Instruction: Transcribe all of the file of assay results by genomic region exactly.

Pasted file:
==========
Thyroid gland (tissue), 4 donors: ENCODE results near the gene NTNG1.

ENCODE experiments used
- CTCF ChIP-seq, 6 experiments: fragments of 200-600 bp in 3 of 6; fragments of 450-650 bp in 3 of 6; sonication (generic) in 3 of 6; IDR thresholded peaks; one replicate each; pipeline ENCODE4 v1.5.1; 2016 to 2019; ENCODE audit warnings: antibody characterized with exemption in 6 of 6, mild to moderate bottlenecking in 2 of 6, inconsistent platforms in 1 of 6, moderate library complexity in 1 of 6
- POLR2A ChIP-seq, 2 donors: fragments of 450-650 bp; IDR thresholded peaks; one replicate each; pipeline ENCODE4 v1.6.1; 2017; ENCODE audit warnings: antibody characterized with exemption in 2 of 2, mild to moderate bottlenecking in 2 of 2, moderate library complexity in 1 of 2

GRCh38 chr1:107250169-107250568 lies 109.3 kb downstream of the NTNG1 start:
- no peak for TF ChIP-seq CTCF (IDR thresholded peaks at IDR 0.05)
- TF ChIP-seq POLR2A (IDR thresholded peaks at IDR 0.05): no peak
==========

Thyroid gland (tissue), 4 donors: ENCODE results near the gene NTNG1.

ENCODE experiments used
- CTCF ChIP-seq, 6 experiments: fragments of 200-600 bp in 3 of 6; fragments of 450-650 bp in 3 of 6; sonication (generic) in 3 of 6; IDR thresholded peaks; one replicate each; pipeline ENCODE4 v1.5.1; 2016 to 2019; ENCODE audit warnings: antibody characterized with exemption in 6 of 6, mild to moderate bottlenecking in 2 of 6, inconsistent platforms in 1 of 6, moderate library complexity in 1 of 6
- POLR2A ChIP-seq, 2 donors: fragments of 450-650 bp; IDR thresholded peaks; one replicate each; pipeline ENCODE4 v1.6.1; 2017; ENCODE audit warnings: antibody characterized with exemption in 2 of 2, mild to moderate bottlenecking in 2 of 2, moderate library complexity in 1 of 2

GRCh38 chr1:107250169-107250568 lies 109.3 kb downstream of the NTNG1 start:
- no peak for TF ChIP-seq CTCF (IDR thresholded peaks at IDR 0.05)
- TF ChIP-seq POLR2A (IDR thresholded peaks at IDR 0.05): no peak